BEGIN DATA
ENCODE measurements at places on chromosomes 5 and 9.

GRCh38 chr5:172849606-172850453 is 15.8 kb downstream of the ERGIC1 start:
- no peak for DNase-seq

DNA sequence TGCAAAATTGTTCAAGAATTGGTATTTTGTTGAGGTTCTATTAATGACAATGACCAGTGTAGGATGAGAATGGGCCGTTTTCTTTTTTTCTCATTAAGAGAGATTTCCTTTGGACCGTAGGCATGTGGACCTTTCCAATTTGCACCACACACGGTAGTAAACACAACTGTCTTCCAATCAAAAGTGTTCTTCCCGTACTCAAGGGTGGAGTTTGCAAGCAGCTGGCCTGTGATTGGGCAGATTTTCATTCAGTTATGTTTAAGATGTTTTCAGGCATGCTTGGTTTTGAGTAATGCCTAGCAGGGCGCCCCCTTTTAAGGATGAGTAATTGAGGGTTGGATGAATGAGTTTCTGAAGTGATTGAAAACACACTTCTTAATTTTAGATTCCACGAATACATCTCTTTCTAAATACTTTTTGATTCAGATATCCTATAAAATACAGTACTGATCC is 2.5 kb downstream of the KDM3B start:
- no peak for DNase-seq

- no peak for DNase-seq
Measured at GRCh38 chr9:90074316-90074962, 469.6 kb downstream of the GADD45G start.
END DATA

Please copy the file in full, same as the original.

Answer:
ENCODE measurements at places on chromosomes 5 and 9.

GRCh38 chr5:172849606-172850453 is 15.8 kb downstream of the ERGIC1 start:
- no peak for DNase-seq

DNA sequence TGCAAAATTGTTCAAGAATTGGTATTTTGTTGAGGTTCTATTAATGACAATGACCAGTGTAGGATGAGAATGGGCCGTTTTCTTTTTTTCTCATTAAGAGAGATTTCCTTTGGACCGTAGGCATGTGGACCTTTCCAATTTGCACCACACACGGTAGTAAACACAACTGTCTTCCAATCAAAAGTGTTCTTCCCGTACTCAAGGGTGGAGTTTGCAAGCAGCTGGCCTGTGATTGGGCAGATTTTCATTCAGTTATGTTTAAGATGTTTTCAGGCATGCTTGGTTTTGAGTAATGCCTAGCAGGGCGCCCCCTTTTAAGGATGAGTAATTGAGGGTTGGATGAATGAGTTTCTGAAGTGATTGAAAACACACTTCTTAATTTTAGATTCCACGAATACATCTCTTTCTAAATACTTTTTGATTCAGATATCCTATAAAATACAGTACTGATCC is 2.5 kb downstream of the KDM3B start:
- no peak for DNase-seq

- no peak for DNase-seq
Measured at GRCh38 chr9:90074316-90074962, 469.6 kb downstream of the GADD45G start.